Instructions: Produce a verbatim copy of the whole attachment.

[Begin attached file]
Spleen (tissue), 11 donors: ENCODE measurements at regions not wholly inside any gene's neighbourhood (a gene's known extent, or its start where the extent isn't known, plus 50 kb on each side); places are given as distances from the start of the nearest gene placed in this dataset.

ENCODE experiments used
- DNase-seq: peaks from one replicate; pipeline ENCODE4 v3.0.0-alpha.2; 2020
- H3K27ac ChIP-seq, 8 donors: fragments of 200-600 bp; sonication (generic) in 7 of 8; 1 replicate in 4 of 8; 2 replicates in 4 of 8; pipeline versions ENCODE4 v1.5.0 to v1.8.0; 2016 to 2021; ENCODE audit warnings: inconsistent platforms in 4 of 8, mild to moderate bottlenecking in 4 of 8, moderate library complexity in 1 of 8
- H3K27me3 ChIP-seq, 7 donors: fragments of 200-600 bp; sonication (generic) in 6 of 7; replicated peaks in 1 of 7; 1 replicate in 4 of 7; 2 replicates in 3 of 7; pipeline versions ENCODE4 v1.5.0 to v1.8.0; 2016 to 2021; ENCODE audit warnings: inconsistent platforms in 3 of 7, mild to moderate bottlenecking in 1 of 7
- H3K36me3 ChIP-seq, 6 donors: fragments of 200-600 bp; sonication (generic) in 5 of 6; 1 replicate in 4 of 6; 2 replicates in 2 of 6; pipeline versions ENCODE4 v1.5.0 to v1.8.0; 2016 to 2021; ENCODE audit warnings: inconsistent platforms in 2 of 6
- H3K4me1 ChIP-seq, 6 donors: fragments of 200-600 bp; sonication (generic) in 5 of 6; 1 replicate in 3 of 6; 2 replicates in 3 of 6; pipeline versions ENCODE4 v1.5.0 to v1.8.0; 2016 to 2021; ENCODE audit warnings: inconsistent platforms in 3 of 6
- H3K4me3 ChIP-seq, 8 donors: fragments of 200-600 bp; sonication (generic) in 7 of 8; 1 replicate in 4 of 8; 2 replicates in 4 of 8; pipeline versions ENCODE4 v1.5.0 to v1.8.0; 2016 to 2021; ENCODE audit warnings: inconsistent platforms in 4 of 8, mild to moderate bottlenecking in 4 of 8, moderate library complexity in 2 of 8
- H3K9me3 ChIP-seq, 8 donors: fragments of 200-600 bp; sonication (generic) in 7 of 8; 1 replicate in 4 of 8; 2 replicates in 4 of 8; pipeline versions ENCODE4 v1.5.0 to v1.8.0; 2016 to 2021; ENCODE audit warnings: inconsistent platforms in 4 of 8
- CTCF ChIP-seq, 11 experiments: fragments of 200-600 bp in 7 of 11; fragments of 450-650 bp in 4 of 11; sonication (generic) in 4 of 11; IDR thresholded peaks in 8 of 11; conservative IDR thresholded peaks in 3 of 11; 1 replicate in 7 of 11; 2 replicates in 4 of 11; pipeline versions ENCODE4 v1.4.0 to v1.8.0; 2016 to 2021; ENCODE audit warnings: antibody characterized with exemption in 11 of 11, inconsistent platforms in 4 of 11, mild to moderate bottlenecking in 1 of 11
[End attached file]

Spleen (tissue), 11 donors: ENCODE measurements at regions not wholly inside any gene's neighbourhood (a gene's known extent, or its start where the extent isn't known, plus 50 kb on each side); places are given as distances from the start of the nearest gene placed in this dataset.

ENCODE experiments used
- DNase-seq: peaks from one replicate; pipeline ENCODE4 v3.0.0-alpha.2; 2020
- H3K27ac ChIP-seq, 8 donors: fragments of 200-600 bp; sonication (generic) in 7 of 8; 1 replicate in 4 of 8; 2 replicates in 4 of 8; pipeline versions ENCODE4 v1.5.0 to v1.8.0; 2016 to 2021; ENCODE audit warnings: inconsistent platforms in 4 of 8, mild to moderate bottlenecking in 4 of 8, moderate library complexity in 1 of 8
- H3K27me3 ChIP-seq, 7 donors: fragments of 200-600 bp; sonication (generic) in 6 of 7; replicated peaks in 1 of 7; 1 replicate in 4 of 7; 2 replicates in 3 of 7; pipeline versions ENCODE4 v1.5.0 to v1.8.0; 2016 to 2021; ENCODE audit warnings: inconsistent platforms in 3 of 7, mild to moderate bottlenecking in 1 of 7
- H3K36me3 ChIP-seq, 6 donors: fragments of 200-600 bp; sonication (generic) in 5 of 6; 1 replicate in 4 of 6; 2 replicates in 2 of 6; pipeline versions ENCODE4 v1.5.0 to v1.8.0; 2016 to 2021; ENCODE audit warnings: inconsistent platforms in 2 of 6
- H3K4me1 ChIP-seq, 6 donors: fragments of 200-600 bp; sonication (generic) in 5 of 6; 1 replicate in 3 of 6; 2 replicates in 3 of 6; pipeline versions ENCODE4 v1.5.0 to v1.8.0; 2016 to 2021; ENCODE audit warnings: inconsistent platforms in 3 of 6
- H3K4me3 ChIP-seq, 8 donors: fragments of 200-600 bp; sonication (generic) in 7 of 8; 1 replicate in 4 of 8; 2 replicates in 4 of 8; pipeline versions ENCODE4 v1.5.0 to v1.8.0; 2016 to 2021; ENCODE audit warnings: inconsistent platforms in 4 of 8, mild to moderate bottlenecking in 4 of 8, moderate library complexity in 2 of 8
- H3K9me3 ChIP-seq, 8 donors: fragments of 200-600 bp; sonication (generic) in 7 of 8; 1 replicate in 4 of 8; 2 replicates in 4 of 8; pipeline versions ENCODE4 v1.5.0 to v1.8.0; 2016 to 2021; ENCODE audit warnings: inconsistent platforms in 4 of 8
- CTCF ChIP-seq, 11 experiments: fragments of 200-600 bp in 7 of 11; fragments of 450-650 bp in 4 of 11; sonication (generic) in 4 of 11; IDR thresholded peaks in 8 of 11; conservative IDR thresholded peaks in 3 of 11; 1 replicate in 7 of 11; 2 replicates in 4 of 11; pipeline versions ENCODE4 v1.4.0 to v1.8.0; 2016 to 2021; ENCODE audit warnings: antibody characterized with exemption in 11 of 11, inconsistent platforms in 4 of 11, mild to moderate bottlenecking in 1 of 11